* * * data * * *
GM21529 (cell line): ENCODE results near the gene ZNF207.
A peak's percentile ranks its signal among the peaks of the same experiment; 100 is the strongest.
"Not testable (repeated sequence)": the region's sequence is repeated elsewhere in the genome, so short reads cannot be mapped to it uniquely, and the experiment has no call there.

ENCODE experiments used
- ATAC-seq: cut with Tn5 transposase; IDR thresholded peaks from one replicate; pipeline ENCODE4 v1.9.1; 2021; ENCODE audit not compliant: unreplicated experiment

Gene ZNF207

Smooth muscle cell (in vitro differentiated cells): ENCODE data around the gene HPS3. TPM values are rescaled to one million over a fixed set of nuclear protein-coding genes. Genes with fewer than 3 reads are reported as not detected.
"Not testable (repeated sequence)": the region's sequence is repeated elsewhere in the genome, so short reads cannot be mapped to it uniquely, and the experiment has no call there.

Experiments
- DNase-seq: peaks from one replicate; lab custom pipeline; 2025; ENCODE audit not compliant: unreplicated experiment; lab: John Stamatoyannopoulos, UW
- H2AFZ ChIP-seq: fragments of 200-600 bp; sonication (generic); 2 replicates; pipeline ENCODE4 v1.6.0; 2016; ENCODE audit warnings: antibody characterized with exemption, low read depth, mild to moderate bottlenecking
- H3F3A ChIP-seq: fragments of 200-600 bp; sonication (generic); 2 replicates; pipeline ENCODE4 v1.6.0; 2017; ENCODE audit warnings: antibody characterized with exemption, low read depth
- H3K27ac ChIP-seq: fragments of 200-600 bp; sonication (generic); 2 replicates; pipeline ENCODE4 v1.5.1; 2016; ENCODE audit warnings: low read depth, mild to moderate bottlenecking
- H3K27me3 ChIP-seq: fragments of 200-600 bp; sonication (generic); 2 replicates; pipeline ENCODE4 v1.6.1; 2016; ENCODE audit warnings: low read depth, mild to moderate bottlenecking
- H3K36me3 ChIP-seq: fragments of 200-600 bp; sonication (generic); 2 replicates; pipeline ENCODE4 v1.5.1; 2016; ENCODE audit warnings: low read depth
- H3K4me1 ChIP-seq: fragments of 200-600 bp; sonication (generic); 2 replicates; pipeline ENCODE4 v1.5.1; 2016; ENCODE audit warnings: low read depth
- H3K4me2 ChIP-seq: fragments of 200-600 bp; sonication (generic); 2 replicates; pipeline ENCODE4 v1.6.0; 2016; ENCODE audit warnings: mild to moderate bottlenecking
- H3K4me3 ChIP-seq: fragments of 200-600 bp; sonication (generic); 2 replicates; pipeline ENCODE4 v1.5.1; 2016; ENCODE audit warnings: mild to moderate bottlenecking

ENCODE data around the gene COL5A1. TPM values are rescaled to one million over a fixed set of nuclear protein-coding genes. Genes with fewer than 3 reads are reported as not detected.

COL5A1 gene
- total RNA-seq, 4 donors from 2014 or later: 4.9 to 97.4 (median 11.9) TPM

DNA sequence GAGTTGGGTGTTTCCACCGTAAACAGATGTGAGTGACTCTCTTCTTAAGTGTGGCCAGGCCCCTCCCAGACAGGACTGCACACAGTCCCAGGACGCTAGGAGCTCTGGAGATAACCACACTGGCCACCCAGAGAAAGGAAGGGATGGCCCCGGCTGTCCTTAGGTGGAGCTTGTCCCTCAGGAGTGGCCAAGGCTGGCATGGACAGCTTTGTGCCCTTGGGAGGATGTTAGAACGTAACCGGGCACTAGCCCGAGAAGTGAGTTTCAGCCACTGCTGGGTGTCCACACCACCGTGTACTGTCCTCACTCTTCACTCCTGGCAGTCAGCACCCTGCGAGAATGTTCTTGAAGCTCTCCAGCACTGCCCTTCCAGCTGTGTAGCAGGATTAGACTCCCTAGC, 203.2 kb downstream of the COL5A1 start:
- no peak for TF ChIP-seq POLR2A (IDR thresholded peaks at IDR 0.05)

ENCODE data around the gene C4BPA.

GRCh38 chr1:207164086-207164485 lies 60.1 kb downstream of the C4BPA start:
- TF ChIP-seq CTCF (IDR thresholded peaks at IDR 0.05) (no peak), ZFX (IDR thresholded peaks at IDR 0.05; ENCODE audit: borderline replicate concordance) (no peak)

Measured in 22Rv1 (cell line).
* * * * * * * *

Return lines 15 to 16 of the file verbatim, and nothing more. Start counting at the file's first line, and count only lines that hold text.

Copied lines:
- H3K36me3 ChIP-seq: fragments of 200-600 bp; sonication (generic); 2 replicates; pipeline ENCODE4 v1.5.1; 2016; ENCODE audit warnings: low read depth
- H3K4me1 ChIP-seq: fragments of 200-600 bp; sonication (generic); 2 replicates; pipeline ENCODE4 v1.5.1; 2016; ENCODE audit warnings: low read depth